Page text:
As a homeowner whose property taxes recently went up to support the Columbus City School District's November 2008 levy and bond issue, I was pleased to see this editorial in today's Columbus Dispatch asserting that, "As Ohio families continue to choose public charter schools, officials at traditional public schools need to become nimble in adjusting their budgets to match shrinking enrollments."

Every day, families and businesses adjust spending to reflect changing circumstances. So do charter schools, which often make multiple, mid-year corrections to staffing levels and school spending plans. Yet traditional districts in the Buckeye State have responded far too slowly to factors like changing enrollment.???? Perhaps, as the Dispatch points out, that's because despite a decline in the number of students they serve, many districts have actually seen an increase in funding over the past decade:

Nevertheless, large enrollment reductions, repeated through the years, should trigger staff reductions and consolidation of students into fewer buildings. The district's closure of more than 15 buildings since 2002 has not kept pace with the enrollment drop in that period of more than 12,000 students.

Moreover, a 2006 analysis showed that because of increases in state funding, Columbus...

I'm working on a stimulus project for the great folks at????AEI (stay tuned for more info coming soon), so for the last few weeks I've been burying myself in ARRA-related documents and articles.???? Though I don't want to completely let the cat out of the bag, the recent departmental????guidance????and Mike's post deserve some attention.???? In particular, two things are worth pointing out.

First, the Department really is trying its best to get as much reform out of its $100 billion as possible.???? Just about every time Secretary Duncan talks about the ARRA, he emphasizes that protecting jobs isn't enough.???? He and his colleagues pushed this theme hard during a briefing last Friday, with Duncan even threatening to withhold funding from status quo-defending states.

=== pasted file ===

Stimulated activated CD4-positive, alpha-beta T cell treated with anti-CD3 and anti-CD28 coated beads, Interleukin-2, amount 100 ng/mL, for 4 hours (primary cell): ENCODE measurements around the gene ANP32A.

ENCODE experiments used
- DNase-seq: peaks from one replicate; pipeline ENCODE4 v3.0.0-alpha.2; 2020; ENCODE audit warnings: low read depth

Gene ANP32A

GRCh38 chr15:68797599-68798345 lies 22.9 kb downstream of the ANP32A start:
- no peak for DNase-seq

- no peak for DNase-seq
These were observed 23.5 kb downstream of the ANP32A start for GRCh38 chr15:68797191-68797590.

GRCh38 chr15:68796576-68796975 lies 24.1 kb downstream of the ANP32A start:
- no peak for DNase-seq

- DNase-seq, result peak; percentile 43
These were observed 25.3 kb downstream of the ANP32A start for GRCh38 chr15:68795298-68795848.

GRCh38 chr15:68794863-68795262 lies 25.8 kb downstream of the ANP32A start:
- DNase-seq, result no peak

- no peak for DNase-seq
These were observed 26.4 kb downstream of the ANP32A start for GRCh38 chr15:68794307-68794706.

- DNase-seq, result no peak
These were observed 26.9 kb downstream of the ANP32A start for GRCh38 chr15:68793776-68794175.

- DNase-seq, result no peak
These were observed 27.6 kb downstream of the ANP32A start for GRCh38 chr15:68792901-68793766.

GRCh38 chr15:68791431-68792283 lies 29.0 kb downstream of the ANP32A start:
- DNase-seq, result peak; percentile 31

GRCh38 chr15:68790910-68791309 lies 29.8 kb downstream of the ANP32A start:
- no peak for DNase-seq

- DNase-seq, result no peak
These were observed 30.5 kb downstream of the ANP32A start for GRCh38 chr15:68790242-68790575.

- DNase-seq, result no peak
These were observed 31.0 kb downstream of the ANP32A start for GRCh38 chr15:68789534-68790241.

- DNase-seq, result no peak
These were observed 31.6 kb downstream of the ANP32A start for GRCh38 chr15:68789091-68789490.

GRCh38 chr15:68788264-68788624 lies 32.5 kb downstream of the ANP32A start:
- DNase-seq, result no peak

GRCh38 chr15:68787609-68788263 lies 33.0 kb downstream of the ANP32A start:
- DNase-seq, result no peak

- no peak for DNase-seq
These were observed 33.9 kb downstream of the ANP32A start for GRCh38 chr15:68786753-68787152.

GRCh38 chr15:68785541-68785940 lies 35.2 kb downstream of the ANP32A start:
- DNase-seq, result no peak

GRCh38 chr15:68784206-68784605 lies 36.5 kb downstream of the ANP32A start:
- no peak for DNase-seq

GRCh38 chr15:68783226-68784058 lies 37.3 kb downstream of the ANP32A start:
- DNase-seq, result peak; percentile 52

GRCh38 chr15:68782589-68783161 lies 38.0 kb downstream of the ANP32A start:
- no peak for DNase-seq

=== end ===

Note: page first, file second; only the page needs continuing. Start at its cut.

During a conference call right after the release of the new documents, advisor Jon Schnur, when listing the goals of the education portion of the ARRA, put reform first, a subtle but portentous signal. ????And the Department has even said that it plans to release advice on how states and districts can best use stimulus funding to drive reform and improvement.

Overall, based on the Department's words and...

I was meeting with the good folks at the National Council on Teacher Quality yesterday, and Sandi Jacobs, its V.P. and a former NYC teacher, reminded me of the norms of niceness within our education system. The rule goes something like this: when offering criticism to colleagues, or parents (about their children), or students, first say as many positive things as you can about their performance, before mentioning the item or two where "perhaps they could show some improvement."

So in that spirit...

Both Team Obama and the career civil servants at the Department of Education deserve oodles of kudos for getting out a massive amount of guidance on the American Recovery and Reinvestment Act in a very short amount of time. I know from personal experience how these sorts of things can take eons, so the couple-of-month turnaround was quite impressive. They also deserve credit for communicating so frequently with the field, via letters, town hall meetings, conference calls, and more. That's not to say that there aren't still a million unanswered questions--that's inevitable. But clearly the Department is responding to queries as quickly as humanly possible. And no doubt, Arne Duncan is...